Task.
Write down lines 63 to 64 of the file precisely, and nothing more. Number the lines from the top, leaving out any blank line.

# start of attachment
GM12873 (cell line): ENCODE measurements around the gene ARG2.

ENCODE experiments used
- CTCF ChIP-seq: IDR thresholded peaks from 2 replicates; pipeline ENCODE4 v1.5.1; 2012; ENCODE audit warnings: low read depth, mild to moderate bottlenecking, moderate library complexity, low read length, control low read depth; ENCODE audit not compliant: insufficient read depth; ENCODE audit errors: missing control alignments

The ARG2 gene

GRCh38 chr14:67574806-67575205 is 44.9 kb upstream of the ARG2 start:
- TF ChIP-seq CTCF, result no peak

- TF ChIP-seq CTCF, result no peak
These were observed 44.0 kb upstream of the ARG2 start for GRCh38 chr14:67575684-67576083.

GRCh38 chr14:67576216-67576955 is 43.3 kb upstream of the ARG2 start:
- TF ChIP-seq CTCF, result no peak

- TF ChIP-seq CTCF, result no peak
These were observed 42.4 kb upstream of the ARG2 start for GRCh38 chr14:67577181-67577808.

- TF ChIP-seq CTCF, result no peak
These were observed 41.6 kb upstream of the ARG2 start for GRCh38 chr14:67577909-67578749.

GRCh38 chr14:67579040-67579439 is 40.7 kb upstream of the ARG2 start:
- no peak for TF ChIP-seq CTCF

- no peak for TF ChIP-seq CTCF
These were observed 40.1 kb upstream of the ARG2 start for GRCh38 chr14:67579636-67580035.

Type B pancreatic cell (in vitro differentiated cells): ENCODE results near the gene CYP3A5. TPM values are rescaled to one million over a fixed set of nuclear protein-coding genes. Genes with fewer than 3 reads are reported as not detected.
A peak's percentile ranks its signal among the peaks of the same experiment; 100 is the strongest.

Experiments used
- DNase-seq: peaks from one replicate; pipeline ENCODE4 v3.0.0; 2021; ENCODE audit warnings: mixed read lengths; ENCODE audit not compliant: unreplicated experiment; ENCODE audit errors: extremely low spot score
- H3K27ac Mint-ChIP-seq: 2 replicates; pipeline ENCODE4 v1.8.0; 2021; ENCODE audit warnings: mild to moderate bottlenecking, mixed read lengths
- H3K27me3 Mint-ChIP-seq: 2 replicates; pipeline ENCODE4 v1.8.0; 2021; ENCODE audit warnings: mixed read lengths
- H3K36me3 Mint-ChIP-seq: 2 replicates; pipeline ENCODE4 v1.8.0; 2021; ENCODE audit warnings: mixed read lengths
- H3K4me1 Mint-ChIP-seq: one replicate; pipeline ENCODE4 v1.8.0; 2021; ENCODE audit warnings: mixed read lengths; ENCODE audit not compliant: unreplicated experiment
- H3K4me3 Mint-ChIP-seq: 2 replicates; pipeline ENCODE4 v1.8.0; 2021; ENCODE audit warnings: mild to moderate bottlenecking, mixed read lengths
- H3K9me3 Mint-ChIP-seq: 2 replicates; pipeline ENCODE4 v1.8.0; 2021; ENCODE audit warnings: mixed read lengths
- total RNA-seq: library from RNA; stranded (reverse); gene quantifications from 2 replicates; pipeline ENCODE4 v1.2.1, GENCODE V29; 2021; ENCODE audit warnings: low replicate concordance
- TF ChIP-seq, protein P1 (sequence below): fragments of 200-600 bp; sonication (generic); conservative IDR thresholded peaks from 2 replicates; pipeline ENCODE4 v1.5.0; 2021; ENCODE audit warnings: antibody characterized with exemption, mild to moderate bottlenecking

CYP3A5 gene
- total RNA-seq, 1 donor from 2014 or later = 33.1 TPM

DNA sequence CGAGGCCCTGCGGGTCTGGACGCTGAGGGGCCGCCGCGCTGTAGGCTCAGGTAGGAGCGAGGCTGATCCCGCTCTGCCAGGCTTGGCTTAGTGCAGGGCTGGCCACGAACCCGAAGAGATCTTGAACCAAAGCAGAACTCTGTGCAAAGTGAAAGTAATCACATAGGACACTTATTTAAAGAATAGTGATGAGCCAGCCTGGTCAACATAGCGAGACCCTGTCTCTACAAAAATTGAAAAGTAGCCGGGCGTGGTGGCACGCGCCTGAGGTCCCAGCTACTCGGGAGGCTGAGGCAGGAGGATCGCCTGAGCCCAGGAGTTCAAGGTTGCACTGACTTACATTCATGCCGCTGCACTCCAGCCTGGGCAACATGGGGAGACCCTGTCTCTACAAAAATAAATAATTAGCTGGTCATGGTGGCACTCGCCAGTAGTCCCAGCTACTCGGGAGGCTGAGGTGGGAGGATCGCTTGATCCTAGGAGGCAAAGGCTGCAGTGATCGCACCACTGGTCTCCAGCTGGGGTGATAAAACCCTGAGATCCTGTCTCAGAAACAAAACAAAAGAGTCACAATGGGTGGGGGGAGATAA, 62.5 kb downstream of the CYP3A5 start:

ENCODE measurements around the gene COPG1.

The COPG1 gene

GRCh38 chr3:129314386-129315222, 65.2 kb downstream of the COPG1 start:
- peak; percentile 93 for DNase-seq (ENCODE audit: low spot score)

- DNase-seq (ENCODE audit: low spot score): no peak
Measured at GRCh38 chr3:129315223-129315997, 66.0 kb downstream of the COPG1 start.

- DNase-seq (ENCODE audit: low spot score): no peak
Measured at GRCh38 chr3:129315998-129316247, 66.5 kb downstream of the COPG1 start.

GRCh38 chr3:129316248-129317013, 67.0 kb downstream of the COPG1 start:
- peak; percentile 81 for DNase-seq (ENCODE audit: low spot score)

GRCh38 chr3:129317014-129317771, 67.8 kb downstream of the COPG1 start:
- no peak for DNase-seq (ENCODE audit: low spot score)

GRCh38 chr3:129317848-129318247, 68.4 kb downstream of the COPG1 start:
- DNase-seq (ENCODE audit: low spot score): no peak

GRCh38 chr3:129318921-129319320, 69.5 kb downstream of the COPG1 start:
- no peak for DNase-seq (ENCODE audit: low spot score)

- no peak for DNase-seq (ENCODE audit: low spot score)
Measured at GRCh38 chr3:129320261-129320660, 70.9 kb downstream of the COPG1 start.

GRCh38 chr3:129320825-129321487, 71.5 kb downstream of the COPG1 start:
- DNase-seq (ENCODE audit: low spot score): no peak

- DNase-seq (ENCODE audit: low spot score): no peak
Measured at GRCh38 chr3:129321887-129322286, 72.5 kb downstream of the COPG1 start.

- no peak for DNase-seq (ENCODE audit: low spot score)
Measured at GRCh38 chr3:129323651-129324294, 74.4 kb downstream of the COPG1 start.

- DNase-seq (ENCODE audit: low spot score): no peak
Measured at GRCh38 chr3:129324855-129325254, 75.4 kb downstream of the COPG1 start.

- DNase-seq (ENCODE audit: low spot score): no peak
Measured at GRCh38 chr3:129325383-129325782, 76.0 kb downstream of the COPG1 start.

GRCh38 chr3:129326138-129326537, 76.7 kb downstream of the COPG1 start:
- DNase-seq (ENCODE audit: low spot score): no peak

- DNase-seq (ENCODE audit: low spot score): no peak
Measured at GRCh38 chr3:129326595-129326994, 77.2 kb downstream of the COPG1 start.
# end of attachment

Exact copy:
- DNase-seq (ENCODE audit: low spot score): no peak

- DNase-seq (ENCODE audit: low spot score): no peak